Use of this wedge results in a number of advantages, not the least of which are the movement of only a small, lightweight element symmetrically about the longitudinal axis of the instrument, thus minimizing torsional strain in the vertical plane which might otherwise generate error in the elevation angle measurement, and the provision for obtaining nearly an order of magnitude greater resolution in measurement of line of sight diversion by virtue of the fact that the actual vertical displacement of the sight of the instrument is only equal to the sine vector of the rotational displacement of the wedge. Thus, currently available electronic angle measuring instrumentation, such as described in U.S. Pat. No. 3,768,911, may be effectively employed to obtain a degree of resolution of line of sight diversion greater in actual practice by about ten times that achievable with such previous devices in the normal telescope tilting procedure.
In view of the fact that wedge diversion of the sight of the instrument describes a circle in the plane of the target, provision is made through the azimuth circle measuring capability available in a "total station" to couple servo-motor systems under computer control to drive this instrument in both azimuth displacement and wedge rotation to direct the line of sight in the vertical plane alone or also across a narrow spread in the horizontal plane to facilitate visual acquisition of the target. With the present invention such control may initially be in an active loop with the operator, and after coarse target acquisition may be taken up automatically in a closed loop which includes image position-sensing means, such as a charge-coupled device (CCD) array in combination with a sensible reticle image eminating from the target. The invention also provides such an illuminated target projection system to be employed in either the cooperative two-instrument or the single instrument measuring procedure.
Included in the instrument of this invention are also means for establishing the "spirit level" horizontal datum of the longitudinal axis and maintaining that datum through a combination of visual and digital data compensation. Incorporated with these means in the instrument are an EDM system and computing means for calculating and displaying the ultimate elevation measurement as well as providing the automatic and interactive control of the instrument functions during measurement procedures.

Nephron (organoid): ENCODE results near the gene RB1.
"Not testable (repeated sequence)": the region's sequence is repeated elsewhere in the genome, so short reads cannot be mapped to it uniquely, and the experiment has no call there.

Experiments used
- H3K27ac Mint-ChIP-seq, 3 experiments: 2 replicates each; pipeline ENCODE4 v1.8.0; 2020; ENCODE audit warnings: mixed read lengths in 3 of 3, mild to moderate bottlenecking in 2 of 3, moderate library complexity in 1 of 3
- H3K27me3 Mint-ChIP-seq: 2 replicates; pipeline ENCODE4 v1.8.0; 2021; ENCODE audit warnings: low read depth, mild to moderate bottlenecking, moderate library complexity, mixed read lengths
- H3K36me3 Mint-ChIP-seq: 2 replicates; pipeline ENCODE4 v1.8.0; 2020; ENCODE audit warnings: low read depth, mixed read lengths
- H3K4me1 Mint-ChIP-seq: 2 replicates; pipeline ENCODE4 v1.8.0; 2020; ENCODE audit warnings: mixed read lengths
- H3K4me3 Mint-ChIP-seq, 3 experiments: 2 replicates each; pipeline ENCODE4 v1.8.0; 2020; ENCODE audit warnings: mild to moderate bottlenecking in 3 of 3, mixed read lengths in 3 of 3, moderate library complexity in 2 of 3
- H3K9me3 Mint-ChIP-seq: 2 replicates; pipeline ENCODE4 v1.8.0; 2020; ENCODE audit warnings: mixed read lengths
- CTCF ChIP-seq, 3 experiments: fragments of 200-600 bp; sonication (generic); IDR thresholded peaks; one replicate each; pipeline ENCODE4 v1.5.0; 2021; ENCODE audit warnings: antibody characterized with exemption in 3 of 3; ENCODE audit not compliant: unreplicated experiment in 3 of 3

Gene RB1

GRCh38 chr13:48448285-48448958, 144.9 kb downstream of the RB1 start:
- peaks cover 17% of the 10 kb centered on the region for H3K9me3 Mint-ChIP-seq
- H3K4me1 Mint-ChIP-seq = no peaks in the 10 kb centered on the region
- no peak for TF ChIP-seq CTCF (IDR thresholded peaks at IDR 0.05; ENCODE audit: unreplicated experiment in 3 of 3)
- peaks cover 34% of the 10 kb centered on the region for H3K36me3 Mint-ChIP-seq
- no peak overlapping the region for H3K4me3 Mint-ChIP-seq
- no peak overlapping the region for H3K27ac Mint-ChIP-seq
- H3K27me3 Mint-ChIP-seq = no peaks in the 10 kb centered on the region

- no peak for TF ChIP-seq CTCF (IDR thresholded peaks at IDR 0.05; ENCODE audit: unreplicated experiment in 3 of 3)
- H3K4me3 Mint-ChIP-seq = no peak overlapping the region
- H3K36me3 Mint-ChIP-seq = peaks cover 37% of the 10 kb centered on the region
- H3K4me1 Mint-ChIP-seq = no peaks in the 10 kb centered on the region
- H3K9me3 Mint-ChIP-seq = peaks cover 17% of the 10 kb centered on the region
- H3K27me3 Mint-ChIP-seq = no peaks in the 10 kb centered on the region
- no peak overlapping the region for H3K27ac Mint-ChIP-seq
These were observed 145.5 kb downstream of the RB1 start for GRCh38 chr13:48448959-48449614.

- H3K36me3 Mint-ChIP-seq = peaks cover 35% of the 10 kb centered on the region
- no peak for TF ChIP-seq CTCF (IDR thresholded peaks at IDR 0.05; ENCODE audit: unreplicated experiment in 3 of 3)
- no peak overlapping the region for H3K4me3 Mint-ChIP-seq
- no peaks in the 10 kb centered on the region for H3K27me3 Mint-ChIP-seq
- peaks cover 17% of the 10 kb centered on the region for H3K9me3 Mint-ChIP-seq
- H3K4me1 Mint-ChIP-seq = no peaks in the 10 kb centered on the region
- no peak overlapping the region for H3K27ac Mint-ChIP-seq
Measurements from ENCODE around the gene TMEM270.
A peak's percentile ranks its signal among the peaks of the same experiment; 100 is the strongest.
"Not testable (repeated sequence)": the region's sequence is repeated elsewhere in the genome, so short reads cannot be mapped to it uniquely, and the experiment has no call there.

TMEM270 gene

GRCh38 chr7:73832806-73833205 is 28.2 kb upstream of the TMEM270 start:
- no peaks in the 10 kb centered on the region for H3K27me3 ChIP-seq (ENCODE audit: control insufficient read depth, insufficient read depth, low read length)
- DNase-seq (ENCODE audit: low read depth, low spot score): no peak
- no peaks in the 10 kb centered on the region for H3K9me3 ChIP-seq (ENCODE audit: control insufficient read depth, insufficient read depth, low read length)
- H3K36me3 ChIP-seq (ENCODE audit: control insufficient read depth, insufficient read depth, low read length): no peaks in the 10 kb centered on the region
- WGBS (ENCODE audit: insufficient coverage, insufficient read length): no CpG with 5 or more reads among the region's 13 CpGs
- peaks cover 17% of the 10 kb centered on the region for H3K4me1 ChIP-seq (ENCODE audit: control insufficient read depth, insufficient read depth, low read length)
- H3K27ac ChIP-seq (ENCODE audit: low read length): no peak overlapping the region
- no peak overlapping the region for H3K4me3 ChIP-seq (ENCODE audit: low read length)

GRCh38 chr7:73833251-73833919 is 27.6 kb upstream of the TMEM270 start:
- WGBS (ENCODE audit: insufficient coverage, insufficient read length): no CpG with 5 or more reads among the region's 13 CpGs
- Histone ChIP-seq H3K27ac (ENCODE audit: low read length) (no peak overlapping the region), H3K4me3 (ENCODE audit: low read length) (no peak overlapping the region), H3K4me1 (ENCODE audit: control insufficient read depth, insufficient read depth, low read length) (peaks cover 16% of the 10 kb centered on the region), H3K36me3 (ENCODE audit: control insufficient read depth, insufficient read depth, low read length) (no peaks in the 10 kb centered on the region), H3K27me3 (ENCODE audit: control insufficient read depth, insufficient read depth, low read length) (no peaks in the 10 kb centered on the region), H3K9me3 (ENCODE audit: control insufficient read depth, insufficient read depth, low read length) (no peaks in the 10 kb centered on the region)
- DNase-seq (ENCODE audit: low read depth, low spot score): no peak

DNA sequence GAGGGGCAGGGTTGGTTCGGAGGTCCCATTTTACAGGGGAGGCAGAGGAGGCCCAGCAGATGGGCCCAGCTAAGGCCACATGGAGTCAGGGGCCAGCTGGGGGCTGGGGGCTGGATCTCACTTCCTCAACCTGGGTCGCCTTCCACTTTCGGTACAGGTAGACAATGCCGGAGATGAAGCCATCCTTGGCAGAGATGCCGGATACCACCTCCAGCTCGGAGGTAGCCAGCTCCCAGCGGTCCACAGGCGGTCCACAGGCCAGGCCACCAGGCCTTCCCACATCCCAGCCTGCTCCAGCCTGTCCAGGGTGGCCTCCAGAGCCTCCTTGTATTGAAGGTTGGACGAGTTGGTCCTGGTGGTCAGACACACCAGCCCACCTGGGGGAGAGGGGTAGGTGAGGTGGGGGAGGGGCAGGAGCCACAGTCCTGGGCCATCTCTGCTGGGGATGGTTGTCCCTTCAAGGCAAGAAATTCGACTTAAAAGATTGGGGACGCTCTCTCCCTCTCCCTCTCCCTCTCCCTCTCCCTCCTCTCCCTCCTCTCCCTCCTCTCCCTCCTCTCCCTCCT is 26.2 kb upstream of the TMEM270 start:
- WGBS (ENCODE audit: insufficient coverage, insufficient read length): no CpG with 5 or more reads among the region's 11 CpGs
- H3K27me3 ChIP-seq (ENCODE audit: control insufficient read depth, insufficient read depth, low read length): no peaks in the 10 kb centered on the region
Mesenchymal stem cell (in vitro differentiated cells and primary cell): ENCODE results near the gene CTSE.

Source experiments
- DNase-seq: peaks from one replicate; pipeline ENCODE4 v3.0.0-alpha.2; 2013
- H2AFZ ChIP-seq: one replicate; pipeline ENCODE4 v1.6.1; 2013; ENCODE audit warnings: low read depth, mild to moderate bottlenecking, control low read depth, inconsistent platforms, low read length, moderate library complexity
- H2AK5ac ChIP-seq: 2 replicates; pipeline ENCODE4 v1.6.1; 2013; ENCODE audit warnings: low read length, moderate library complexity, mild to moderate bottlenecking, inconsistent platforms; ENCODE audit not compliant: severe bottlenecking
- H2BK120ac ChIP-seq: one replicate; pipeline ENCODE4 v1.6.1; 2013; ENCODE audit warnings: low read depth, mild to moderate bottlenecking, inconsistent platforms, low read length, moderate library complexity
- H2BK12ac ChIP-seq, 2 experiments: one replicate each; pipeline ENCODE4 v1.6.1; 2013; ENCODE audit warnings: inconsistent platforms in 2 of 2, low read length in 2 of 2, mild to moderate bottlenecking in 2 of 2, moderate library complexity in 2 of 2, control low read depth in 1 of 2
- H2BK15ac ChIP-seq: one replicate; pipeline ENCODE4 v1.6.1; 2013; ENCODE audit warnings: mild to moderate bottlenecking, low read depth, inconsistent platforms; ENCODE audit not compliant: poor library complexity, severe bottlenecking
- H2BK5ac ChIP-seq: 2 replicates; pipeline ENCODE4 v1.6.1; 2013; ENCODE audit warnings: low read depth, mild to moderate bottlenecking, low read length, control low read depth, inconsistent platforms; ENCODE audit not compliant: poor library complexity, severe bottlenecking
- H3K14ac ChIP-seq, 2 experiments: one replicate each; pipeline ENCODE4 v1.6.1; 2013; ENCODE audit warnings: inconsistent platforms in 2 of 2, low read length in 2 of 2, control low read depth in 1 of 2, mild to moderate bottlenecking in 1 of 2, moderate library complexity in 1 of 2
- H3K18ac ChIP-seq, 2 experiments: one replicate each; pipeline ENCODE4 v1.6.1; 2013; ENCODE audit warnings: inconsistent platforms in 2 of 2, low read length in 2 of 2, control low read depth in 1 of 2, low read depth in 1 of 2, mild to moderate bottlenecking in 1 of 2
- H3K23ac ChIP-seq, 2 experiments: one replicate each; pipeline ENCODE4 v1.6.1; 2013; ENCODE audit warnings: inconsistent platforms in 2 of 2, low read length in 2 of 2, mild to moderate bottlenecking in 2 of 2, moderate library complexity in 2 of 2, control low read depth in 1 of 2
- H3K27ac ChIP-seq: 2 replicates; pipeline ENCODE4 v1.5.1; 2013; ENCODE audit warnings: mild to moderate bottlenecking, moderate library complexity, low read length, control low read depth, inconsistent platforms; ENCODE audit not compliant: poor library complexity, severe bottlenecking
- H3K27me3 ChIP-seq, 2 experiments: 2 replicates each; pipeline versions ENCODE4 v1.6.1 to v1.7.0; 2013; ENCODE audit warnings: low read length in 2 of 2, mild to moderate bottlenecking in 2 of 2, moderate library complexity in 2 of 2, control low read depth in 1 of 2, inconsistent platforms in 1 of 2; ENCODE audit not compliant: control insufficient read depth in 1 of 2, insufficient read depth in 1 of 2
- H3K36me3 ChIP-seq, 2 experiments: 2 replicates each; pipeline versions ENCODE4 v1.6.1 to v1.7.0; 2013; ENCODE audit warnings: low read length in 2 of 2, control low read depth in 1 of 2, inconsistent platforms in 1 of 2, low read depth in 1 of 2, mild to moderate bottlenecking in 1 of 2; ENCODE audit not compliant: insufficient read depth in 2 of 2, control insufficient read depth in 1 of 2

Utilizing an instrument of the present invention, a typical measurement would proceed in the following manner. First, the instrument is transported to the desired station, for example by vehicular means upon which it is mounted for mechanical dismounting temporarily during a measurement cycle. At the station the instrument is set upon the terrain where, responding to the incorporated gimbal-type support means, the alidade base settles to a "bubble level" attitude of about +/-0.5 degrees from the horizontal. The support means are then locked to firmly retain the base in a stationary position while the internal mislevel sensor determines the precise attitude of the longitudinal axis of the instrument with respect to the horizontal datum, and the beam-deflection wedge is rotated to its initialized, or "zero", position in which its plane of deflection coincides with the horizontal datum plane of the instrument.
Assuming that measurement is to be made with respect to an established benchmark, a retroreflector of the common cube-corner type is located at the benchmark station. A surveying class laser projector, preferably of the visible type such as one having a HeNe source, is arranged within the instrument such that its emitted light proceeds through the objective lens to incidence upon a "pin-hole" mask located on the surface of the beam-deflecting wedge at its axis of rotation. From this point the laser light is transmitted to the retroreflector target which is coarsely acquired visually through the instrument optics by means of operator-directed azimuth sweep of the instrument alidade and rotation of the deflection wedge.
Reflection of the projected light from the target is deflected by means of a beam-splitter within the instrument to imaged incidence upon a CCD array from which fine-position signals are obtained for computer processing to direct automatic azimuth sweep and wedge rotation to effect positioning of the reflection image at the centrix of the array. At this point the extent of rotation of the wedge from its zero datum is determined by means of the incorporated angle-measuring system, and the actual line-of-sight angular displacement from the horizontal datum is calculated in the computing means of the instrument.